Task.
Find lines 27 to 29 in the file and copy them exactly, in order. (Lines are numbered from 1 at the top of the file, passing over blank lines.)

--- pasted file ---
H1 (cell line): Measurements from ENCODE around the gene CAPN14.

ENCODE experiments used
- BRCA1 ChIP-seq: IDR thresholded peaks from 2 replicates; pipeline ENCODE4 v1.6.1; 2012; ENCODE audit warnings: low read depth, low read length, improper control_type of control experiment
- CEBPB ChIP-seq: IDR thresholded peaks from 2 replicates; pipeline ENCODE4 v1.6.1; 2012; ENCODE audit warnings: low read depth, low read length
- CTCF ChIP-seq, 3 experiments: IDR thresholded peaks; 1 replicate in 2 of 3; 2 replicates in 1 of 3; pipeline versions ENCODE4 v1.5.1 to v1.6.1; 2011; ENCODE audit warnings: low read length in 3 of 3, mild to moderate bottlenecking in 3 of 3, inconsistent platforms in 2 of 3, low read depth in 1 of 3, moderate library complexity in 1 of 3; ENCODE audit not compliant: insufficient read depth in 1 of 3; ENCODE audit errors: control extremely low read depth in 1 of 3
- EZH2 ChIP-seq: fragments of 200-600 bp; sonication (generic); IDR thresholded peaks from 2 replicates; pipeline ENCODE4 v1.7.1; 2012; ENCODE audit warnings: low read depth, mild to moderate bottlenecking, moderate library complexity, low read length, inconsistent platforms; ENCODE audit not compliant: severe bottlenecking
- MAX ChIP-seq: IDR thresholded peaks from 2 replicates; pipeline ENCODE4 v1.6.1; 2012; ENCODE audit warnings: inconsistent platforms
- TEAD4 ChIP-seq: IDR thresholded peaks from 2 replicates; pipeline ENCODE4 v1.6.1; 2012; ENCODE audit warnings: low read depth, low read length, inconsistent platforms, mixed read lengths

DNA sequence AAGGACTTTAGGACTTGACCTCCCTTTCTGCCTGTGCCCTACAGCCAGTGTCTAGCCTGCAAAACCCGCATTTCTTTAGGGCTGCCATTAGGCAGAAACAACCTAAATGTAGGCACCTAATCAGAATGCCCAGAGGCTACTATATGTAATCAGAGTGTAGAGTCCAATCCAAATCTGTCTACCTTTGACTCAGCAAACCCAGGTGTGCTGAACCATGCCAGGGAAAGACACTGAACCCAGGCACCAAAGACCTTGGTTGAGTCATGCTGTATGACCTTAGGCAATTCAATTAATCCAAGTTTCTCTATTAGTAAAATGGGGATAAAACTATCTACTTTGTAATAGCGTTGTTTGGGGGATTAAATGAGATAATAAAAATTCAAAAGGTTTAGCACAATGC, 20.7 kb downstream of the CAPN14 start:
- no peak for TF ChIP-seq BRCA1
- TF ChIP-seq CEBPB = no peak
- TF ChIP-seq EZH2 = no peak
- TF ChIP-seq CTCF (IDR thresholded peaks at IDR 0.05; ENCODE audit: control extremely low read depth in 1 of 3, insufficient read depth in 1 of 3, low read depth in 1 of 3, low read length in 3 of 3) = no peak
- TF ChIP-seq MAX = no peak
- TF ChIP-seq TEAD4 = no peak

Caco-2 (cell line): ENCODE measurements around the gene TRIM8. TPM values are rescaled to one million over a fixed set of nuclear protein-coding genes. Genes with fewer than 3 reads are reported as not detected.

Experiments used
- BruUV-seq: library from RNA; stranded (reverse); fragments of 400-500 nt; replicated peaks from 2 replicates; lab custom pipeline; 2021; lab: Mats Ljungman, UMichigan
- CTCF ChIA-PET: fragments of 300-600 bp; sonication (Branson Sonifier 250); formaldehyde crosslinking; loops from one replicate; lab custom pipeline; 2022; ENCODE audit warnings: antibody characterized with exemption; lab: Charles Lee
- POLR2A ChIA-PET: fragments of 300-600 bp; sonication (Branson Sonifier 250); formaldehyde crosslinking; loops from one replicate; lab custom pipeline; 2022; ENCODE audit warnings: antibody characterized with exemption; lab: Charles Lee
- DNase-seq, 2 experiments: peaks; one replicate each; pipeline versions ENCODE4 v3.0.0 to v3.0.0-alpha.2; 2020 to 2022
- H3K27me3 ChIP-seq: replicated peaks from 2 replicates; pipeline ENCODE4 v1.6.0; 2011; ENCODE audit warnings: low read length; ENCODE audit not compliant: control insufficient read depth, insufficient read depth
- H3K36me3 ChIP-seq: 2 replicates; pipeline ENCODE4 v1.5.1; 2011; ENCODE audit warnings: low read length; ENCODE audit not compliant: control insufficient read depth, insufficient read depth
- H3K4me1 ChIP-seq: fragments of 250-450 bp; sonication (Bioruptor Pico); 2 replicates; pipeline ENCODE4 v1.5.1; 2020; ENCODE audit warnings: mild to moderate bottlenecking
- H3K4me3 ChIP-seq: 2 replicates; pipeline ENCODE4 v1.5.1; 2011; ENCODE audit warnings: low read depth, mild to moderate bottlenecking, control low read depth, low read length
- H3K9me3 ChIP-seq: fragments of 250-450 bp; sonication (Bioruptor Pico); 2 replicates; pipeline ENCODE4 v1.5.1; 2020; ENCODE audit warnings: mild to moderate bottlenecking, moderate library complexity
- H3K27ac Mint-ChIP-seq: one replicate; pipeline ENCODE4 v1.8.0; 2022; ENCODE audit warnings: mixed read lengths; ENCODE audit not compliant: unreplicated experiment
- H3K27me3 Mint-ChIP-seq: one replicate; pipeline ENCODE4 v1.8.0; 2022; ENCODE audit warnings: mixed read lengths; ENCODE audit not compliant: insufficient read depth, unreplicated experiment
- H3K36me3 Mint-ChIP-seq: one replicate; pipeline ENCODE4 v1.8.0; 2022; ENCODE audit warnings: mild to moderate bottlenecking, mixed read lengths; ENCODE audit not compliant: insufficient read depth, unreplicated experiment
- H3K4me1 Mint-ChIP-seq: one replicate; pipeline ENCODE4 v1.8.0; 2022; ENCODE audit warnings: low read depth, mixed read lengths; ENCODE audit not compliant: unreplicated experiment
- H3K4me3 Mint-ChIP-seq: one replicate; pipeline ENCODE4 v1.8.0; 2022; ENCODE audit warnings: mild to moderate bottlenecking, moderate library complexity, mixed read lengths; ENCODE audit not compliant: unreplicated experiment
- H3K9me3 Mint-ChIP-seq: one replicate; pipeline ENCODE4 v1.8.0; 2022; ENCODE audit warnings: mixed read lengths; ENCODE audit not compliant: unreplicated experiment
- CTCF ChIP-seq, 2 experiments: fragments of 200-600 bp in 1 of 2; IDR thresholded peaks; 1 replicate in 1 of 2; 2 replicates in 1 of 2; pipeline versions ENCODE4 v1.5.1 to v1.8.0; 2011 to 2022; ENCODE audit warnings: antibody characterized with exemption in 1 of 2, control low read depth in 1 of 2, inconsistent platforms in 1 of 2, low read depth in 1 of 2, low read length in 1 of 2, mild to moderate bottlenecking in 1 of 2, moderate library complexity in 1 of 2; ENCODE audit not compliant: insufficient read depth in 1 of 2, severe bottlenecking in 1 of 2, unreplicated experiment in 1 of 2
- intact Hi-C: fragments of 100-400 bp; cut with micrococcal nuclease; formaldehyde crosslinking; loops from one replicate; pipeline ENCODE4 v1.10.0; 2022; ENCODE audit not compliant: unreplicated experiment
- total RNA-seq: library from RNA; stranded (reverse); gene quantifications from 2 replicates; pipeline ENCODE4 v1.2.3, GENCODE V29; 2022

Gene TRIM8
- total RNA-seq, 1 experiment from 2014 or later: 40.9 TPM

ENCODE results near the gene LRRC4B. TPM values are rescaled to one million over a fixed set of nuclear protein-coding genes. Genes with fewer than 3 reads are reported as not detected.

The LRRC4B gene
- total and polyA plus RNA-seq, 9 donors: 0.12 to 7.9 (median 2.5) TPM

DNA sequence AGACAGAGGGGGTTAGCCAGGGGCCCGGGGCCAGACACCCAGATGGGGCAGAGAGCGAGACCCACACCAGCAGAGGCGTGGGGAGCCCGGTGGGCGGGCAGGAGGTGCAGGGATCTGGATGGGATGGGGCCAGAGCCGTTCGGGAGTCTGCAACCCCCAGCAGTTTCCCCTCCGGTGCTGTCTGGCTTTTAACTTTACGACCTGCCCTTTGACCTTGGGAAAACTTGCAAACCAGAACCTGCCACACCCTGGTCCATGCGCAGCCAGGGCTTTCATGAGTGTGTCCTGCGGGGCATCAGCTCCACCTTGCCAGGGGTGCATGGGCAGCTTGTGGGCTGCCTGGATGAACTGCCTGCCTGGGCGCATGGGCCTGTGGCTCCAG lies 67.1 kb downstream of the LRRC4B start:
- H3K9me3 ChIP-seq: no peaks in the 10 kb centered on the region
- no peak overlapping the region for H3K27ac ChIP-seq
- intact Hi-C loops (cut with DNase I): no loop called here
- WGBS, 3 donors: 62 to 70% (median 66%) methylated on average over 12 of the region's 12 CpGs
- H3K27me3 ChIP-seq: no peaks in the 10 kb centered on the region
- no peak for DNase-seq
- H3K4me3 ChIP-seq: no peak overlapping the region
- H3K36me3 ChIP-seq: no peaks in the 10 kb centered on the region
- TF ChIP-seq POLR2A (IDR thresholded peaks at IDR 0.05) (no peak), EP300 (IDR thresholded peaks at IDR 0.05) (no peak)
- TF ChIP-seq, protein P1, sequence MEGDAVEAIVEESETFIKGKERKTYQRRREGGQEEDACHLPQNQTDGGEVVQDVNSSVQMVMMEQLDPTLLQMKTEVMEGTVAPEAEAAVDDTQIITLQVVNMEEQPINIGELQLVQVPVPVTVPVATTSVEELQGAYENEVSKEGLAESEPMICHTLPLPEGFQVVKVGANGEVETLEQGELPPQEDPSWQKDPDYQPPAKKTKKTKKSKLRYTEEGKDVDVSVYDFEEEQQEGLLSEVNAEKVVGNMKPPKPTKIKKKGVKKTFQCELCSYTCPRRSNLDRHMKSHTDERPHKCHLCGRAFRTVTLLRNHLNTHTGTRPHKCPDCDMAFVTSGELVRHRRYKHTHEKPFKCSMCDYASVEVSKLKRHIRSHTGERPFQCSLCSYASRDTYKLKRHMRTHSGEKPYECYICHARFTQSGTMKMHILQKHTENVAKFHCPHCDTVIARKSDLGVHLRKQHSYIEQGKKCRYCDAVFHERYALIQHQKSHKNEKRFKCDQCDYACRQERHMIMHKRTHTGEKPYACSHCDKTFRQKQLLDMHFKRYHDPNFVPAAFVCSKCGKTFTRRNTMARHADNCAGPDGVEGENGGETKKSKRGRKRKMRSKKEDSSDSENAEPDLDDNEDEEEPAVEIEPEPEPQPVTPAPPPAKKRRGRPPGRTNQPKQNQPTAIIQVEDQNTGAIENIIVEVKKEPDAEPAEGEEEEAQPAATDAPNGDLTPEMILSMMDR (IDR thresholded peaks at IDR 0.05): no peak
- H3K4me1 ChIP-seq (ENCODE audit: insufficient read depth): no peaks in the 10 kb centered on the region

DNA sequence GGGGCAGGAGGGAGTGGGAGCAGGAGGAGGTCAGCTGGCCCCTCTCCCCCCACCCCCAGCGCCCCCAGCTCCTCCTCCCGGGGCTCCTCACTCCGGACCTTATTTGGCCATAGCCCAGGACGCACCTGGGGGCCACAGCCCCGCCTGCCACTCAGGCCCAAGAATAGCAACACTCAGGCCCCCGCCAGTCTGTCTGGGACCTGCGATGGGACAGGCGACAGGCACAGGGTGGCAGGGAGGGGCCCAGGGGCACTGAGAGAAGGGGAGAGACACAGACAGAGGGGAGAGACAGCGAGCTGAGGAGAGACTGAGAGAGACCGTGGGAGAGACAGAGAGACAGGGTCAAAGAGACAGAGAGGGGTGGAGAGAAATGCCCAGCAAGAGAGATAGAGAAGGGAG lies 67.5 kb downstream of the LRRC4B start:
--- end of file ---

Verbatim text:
- H3K27ac Mint-ChIP-seq: one replicate; pipeline ENCODE4 v1.8.0; 2022; ENCODE audit warnings: mixed read lengths; ENCODE audit not compliant: unreplicated experiment
- H3K27me3 Mint-ChIP-seq: one replicate; pipeline ENCODE4 v1.8.0; 2022; ENCODE audit warnings: mixed read lengths; ENCODE audit not compliant: insufficient read depth, unreplicated experiment
- H3K36me3 Mint-ChIP-seq: one replicate; pipeline ENCODE4 v1.8.0; 2022; ENCODE audit warnings: mild to moderate bottlenecking, mixed read lengths; ENCODE audit not compliant: insufficient read depth, unreplicated experiment